The Sydney Opera House is a venue that regularly features multiple performing arts, located at the Sydney Harbour in Sydney. The building was designed by Danish Architect Jorn Utzon and it one of the most recognisable buildings that were built during the 20th century. The construction was plagued with problems from its early stages, with costs spiralling and scheduling overrunning on multiple occasions. The delay also led to the resignation of the architect himself.
Aside from the design of the Sydney Opera House itself, its location on a harbour makes it one of the more uniquely located performance venues in the world and is often a popular part of any sightseeing tour. The popularity of the building led to it being listed as a UNESCO World Heritage Site on the 28th of June, 2007.
The building comprises a number of separate venues which together regularly host over 1,500 performances per year, attracting over one million visitors. Three resident companies performance regularly at the building: Opera Australia, the Sydney Theatre Company, and the Sydney Symphony Orchestra.
The first stage of construction began in 1958 when the Fort Macquarie Tramp Depot, which was occupying the site at the time, was demolished. The podium was the first part of the building to be constructed, with the government at the time pushing for construction work to begin as soon as possible so as to make it more difficult for future governments to halt the construction without incurring serious financial penalties. Although this did not happen and the building process was never stopped, but did lead to further problems with construction as the podium had to be later rebuilt in order to be strong enough to support the roof, an issue that might have been avoided had construction started at a more appropriate time.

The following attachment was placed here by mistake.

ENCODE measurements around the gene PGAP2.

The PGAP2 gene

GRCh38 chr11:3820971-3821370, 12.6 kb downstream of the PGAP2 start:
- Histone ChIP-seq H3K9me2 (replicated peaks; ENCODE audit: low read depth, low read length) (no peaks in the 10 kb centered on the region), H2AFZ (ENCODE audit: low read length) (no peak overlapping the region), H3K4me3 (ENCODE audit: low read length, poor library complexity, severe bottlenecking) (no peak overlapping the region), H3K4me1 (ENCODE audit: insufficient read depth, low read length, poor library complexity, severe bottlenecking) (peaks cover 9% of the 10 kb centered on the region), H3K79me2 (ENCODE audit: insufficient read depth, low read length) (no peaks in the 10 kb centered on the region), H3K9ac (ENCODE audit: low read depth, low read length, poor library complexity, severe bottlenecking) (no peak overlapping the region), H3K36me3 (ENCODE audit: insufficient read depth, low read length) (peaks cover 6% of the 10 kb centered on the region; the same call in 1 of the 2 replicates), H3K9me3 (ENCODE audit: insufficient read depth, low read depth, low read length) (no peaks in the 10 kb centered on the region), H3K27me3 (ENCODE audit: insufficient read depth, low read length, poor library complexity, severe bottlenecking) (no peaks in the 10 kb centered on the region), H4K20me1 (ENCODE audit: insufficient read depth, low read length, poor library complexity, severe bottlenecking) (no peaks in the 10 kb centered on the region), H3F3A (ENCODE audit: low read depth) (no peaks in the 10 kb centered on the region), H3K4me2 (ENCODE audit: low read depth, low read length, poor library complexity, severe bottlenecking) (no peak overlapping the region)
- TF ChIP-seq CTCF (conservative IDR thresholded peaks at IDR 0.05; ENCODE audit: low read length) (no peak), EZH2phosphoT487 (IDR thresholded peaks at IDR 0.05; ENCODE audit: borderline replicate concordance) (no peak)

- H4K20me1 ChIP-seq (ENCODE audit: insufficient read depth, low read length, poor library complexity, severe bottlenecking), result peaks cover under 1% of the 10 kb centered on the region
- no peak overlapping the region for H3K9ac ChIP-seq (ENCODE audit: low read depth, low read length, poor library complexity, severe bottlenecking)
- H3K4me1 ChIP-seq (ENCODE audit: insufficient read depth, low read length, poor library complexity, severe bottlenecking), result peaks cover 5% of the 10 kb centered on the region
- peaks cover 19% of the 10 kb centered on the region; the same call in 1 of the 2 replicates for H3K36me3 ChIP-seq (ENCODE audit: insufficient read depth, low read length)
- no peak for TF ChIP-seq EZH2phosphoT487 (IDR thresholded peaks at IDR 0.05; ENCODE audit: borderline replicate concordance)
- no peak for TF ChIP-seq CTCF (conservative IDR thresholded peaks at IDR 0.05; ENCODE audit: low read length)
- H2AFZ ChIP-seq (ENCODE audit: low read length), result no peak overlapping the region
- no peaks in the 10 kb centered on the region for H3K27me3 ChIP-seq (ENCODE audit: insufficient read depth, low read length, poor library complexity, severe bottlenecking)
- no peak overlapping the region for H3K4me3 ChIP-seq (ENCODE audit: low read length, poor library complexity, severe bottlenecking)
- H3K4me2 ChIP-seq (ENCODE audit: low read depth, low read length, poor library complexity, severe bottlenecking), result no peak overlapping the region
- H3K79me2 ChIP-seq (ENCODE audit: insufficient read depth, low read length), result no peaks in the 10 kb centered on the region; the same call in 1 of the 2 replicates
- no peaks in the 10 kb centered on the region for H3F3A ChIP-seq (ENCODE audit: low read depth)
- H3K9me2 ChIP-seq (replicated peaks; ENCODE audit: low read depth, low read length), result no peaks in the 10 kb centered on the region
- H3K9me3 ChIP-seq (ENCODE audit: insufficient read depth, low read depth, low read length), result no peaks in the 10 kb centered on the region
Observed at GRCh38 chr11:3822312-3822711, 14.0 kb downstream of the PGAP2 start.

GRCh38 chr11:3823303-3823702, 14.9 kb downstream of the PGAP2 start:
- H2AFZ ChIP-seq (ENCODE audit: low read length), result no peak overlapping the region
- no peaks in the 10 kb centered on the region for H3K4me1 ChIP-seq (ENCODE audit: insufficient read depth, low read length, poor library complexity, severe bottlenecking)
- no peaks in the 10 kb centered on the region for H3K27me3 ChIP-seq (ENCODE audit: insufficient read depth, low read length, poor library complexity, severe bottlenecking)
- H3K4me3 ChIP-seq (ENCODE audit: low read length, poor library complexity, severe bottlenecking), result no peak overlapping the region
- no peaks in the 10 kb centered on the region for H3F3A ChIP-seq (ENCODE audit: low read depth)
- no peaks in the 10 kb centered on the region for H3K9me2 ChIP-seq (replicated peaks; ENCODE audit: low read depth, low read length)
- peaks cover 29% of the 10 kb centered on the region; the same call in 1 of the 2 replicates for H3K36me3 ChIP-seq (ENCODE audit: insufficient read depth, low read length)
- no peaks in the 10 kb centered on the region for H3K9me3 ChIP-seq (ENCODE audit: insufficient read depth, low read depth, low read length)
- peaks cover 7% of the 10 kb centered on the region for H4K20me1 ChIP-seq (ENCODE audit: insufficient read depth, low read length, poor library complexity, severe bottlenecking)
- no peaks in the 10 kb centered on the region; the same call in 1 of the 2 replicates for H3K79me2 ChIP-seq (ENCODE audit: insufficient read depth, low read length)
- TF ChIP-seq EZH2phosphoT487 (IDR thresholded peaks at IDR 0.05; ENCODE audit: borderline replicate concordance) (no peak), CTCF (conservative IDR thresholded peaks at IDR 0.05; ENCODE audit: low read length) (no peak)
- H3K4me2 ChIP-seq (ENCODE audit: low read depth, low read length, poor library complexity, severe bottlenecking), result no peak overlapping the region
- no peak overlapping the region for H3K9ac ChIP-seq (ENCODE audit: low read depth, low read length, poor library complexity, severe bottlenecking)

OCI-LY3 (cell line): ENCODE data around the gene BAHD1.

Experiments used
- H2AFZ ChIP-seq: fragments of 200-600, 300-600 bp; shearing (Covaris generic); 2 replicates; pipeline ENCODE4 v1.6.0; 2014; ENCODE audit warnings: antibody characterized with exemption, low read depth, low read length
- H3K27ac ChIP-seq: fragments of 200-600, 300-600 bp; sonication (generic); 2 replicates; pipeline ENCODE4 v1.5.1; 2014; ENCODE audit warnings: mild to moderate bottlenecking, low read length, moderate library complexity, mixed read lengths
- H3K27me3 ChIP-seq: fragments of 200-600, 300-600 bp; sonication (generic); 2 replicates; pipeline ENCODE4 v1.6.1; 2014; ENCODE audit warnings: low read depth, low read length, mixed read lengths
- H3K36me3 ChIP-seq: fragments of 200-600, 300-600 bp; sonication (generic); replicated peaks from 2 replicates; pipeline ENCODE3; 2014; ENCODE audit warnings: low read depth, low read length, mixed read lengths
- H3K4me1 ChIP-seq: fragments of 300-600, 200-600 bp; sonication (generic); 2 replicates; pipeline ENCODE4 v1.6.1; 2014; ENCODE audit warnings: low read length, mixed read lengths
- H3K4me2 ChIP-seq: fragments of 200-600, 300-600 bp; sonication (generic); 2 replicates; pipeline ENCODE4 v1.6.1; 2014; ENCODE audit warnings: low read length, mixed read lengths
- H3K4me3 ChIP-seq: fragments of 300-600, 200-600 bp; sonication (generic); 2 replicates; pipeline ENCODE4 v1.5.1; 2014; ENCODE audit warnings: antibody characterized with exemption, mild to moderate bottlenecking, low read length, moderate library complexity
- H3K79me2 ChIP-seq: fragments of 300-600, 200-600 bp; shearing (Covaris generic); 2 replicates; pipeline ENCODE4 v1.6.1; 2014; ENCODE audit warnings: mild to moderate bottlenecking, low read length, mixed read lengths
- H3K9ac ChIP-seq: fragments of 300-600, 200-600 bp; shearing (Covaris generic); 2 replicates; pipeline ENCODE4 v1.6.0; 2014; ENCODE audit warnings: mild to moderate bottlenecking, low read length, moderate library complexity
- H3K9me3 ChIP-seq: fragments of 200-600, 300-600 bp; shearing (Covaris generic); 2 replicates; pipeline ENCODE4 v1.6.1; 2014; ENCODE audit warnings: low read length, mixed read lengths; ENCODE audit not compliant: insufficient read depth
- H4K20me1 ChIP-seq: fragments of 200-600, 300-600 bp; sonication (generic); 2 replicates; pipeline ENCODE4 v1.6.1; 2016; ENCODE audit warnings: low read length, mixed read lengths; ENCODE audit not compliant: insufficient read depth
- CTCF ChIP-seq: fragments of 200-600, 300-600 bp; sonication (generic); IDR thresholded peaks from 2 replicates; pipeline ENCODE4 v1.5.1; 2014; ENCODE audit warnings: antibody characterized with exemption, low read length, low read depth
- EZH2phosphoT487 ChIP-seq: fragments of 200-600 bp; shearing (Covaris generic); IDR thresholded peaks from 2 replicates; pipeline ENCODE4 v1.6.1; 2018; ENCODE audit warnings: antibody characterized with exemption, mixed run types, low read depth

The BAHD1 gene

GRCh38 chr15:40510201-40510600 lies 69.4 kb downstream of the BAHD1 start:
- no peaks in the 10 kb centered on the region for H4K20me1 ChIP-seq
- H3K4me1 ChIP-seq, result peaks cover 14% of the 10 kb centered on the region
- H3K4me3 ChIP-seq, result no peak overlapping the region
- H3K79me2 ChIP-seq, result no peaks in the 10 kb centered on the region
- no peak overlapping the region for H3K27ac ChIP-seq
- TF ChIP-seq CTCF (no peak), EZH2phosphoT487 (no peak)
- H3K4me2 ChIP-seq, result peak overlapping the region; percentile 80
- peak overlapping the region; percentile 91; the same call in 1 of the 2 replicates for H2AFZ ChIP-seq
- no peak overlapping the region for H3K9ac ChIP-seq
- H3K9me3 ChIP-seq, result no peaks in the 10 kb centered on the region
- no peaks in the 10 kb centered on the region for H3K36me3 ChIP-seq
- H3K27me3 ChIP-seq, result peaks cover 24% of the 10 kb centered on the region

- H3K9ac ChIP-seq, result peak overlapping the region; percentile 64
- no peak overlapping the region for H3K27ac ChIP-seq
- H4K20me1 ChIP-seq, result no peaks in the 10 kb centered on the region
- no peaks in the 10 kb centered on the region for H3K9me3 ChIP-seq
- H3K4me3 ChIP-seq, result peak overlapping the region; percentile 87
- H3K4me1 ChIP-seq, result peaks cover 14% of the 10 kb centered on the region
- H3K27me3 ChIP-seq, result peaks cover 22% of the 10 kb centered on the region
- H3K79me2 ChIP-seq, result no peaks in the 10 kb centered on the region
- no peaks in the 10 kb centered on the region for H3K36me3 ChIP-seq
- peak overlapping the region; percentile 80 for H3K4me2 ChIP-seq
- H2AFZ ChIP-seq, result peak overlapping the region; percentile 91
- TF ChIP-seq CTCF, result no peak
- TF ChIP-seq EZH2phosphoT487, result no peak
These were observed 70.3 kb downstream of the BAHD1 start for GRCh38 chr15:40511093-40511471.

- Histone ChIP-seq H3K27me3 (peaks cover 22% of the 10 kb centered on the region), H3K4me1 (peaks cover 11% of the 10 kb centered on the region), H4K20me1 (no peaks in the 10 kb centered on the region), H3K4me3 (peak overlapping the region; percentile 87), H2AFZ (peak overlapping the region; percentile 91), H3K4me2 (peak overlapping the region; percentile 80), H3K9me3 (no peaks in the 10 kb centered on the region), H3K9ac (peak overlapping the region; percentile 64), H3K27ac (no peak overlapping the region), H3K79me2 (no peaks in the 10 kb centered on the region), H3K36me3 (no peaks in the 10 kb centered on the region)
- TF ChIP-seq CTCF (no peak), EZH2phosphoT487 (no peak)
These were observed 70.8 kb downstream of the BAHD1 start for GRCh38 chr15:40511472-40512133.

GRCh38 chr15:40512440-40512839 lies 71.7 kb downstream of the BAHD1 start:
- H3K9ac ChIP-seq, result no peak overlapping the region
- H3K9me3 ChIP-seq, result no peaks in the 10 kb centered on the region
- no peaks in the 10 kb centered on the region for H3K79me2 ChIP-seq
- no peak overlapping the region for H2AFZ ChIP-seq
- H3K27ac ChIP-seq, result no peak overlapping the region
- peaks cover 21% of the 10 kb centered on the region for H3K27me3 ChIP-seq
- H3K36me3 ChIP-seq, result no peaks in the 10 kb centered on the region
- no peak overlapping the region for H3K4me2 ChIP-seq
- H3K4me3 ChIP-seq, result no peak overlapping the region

The infamous shell roof presented a number of serious challenges during its construction. In the original design competition, the shells were of undefined geometry, but were later perceived as a series of parabolas being supported by concrete ribs. Whilst this satisfied the design, it presented problems as the early construction methods that were proposed would either have been technically unfeasible or prohibitively expensive. Ultimately the design for the roof went through 12 iterations before a workable solution was found.